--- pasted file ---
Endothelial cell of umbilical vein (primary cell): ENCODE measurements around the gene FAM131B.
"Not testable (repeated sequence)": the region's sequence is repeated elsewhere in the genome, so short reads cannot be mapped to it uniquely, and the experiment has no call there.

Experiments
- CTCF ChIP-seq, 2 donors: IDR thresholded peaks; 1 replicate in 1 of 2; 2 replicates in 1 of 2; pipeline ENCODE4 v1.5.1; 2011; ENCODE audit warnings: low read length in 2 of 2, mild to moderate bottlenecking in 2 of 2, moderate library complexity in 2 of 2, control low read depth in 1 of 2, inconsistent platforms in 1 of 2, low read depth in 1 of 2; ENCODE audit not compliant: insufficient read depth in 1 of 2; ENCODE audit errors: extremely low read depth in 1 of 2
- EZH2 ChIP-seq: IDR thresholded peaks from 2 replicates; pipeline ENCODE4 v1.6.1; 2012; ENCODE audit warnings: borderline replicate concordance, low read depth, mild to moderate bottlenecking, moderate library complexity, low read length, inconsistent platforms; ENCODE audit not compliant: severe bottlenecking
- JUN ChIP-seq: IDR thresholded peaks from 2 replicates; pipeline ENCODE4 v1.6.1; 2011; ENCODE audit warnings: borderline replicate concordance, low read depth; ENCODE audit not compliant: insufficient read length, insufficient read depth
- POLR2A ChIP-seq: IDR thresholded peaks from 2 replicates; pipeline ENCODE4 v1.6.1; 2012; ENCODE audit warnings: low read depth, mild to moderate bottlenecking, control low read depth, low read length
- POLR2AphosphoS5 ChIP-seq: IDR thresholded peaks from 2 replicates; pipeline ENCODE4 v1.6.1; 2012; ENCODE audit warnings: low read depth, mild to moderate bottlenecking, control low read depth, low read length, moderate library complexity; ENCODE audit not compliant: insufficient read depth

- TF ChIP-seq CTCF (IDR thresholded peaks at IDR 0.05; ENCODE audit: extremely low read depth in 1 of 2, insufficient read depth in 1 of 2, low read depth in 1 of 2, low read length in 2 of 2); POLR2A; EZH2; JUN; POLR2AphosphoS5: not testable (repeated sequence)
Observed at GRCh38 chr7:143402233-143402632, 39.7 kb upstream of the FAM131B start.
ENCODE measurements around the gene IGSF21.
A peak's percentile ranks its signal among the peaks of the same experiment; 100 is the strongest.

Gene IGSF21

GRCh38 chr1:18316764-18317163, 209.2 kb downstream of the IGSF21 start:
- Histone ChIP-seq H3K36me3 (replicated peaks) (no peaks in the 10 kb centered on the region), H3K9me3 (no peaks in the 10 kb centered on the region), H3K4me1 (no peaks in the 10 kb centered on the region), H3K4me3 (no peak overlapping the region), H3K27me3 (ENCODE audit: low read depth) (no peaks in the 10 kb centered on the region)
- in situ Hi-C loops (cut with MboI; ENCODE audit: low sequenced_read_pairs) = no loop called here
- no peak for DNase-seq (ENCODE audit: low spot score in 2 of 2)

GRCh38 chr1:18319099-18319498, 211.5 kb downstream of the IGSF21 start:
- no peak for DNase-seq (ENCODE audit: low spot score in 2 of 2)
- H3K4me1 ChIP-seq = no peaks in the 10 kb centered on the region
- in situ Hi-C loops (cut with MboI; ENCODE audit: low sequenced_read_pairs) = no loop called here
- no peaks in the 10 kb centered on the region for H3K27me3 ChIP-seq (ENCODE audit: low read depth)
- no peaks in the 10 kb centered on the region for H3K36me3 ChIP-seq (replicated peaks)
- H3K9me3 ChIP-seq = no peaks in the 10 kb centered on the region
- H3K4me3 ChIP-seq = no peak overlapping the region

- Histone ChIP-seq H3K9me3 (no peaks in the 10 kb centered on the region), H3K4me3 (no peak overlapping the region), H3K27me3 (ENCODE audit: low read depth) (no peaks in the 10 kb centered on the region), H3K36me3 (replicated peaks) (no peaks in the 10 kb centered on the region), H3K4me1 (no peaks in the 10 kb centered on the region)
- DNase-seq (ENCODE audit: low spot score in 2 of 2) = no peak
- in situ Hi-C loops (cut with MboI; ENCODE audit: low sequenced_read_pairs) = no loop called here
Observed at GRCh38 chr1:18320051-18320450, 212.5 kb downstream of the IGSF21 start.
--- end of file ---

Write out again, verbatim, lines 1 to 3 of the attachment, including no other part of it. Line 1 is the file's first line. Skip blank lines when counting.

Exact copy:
Endothelial cell of umbilical vein (primary cell): ENCODE measurements around the gene FAM131B.
"Not testable (repeated sequence)": the region's sequence is repeated elsewhere in the genome, so short reads cannot be mapped to it uniquely, and the experiment has no call there.

Experiments